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Democrats’ Budget Deal Seeks to Penalize Labor Law Violators (1)

July 14, 2021, 9:47 PMUpdated: July 14, 2021, 11:57 PM

Senate Democrats’ budget reconciliation bill will seek to create monetary penalties for companies that violate workers’ union rights, according to congressional, union, and Biden administration officials briefed on the plans.

The proposal is part of a $3.5 trillion budget blueprint from Senate Democrats that aims to advance the Biden administration’s progressive policy goals, including union-friendly measures, without the need for Republican support.

The sources, who all spoke on condition of anonymity to divulge private deliberations, told Bloomberg Law that monetary penalties from the National Labor Relations Board stand the best chance of various labor measures that could be included in the planned reconciliation bill, which must focus on budgetary matters.

Sen. Bernie Sanders (I-Vt.), who chairs the Senate Budget Committee, said Wednesday that the party’s compromise for the blueprint will include the PRO Act, a comprehensive labor law overhaul bill. But he declined to provide details on what parts of the sweeping labor legislation would make it into a package that will eventually get submitted to the Senate parliamentarian for approval.

Biden Looks to Corral Democrats on $3.5 Trillion Senate Plan

The PRO Act, which was approved in the House in March but hasn’t advanced in the Senate, would give the National Labor Relations Board the authority to assess up to $50,000 per labor violation, and up to $100,000 for repeat offenders, on top of damages recouped for workers. It’s unclear how much Democrats may amend the penalties language for inclusion in the budget bill.

Union Leverage

While getting the entire PRO Act into law remains the grand prize for Democrats and organized labor, supporters recognize that the Senate’s 60-vote threshold makes passage impossible. Therefore, unions and lawmakers have coalesced around the strategy of targeting monetary penalties as a shorter-term victory that stands a better chance at winning the parliamentarian’s approval because of its budgetary nature.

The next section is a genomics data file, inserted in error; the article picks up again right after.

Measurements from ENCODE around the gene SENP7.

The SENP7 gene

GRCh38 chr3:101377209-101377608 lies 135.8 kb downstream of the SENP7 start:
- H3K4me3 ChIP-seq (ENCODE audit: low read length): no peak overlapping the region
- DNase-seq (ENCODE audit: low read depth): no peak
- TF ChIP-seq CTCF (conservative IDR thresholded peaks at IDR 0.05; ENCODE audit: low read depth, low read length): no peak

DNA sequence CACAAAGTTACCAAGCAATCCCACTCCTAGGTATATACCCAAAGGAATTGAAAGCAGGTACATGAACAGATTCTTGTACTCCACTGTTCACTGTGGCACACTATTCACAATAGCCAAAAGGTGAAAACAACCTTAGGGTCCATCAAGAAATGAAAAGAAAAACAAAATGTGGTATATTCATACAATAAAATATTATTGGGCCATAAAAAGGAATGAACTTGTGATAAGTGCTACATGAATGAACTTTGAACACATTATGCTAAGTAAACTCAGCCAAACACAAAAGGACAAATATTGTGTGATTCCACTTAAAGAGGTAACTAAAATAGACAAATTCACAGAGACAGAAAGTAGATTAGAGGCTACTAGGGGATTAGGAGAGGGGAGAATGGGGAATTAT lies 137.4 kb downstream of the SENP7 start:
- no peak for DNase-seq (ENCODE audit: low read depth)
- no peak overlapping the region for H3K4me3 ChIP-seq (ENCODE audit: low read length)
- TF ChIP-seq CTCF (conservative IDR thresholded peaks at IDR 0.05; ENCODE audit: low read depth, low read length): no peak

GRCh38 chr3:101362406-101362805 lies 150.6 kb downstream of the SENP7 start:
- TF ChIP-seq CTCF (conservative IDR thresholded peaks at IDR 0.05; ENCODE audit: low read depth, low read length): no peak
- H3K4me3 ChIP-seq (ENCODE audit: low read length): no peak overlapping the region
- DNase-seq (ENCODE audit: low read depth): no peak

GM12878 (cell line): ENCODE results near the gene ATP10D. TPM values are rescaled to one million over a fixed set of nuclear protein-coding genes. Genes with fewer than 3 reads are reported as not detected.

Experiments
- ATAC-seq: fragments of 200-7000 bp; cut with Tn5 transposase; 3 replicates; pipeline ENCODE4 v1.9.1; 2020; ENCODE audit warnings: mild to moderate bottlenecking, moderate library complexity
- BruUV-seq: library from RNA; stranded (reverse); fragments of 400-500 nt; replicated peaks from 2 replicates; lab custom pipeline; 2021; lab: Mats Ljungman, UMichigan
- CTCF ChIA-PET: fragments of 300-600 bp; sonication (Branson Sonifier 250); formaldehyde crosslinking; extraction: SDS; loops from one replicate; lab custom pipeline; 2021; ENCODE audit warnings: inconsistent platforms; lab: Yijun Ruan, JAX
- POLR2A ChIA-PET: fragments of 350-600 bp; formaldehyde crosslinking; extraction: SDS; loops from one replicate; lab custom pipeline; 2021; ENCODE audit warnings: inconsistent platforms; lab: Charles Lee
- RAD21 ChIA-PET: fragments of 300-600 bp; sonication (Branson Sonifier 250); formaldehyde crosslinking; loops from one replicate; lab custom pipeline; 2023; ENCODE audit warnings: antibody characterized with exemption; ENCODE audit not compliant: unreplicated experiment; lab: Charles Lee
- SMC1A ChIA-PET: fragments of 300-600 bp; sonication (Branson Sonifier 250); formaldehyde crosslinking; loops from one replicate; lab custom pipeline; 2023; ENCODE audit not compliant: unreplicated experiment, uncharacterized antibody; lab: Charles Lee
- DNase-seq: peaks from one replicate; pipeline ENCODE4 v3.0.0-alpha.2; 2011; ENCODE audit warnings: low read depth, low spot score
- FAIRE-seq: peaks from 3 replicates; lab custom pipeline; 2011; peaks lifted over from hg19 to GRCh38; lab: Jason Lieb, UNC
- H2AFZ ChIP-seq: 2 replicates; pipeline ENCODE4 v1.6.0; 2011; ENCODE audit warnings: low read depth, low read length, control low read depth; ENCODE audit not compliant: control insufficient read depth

If enacted, the monetary penalties would give unions a major source of leverage in gaining a foothold at nonunion workplaces, allowing the government for the first time to fine employers for violating workers’ rights.

Landmark Labor Law Overhaul Passes House but Senate Fate Unclear

Under current law, if employers are found to have fired employees in retaliation for their union organizing activity, for instance, they must provide back wages in certain circumstances, or provide workers with a poster informing them of their rights. But there are no further financial penalties on the employer to deter future violations.

“Creating financial penalties for unlawful anti-union activity will finally deter employers from violating the law and will better protect workers’ rights,” said House labor committee chair Bobby Scott (D-Va.), one of the PRO Act’s authors. “The only people who should worry about these penalties are the executives committing unfair labor practices and currently getting away with it.”

The sources said Senate Majority Leader Chuck Schumer (N.Y.) and his staff have been heavily involved in the effort, and are in lockstep with relevant committees about including monetary penalties in the legislation.

Union officials insist they’re pushing to get the entire PRO Act signed into law. The sprawling bill would also override state “right to work” laws and ban employers from holding mandatory anti-union meetings, among other measures.

“There’s a lot of strategizing going on in terms of the legislative process and how to bring it to life,” Elizabeth Shuler, secretary-treasurer of the AFL-CIO, told reporters Wednesday. “We’re not willing to start negotiating away the benefits of law that we think are so important.”

(Updated with comments from Rep. Bobby Scott, in 9th paragraph, and from an AFL-CIO official, in 10th, 11th paragaphs.)

To contact the reporters on this story: Ben Penn in Washington at; Ian Kullgren in Washington at; Andrew Kreighbaum in Washington at

To contact the editors responsible for this story: Anna Yukhananov at; John Lauinger at; Andrew Harris at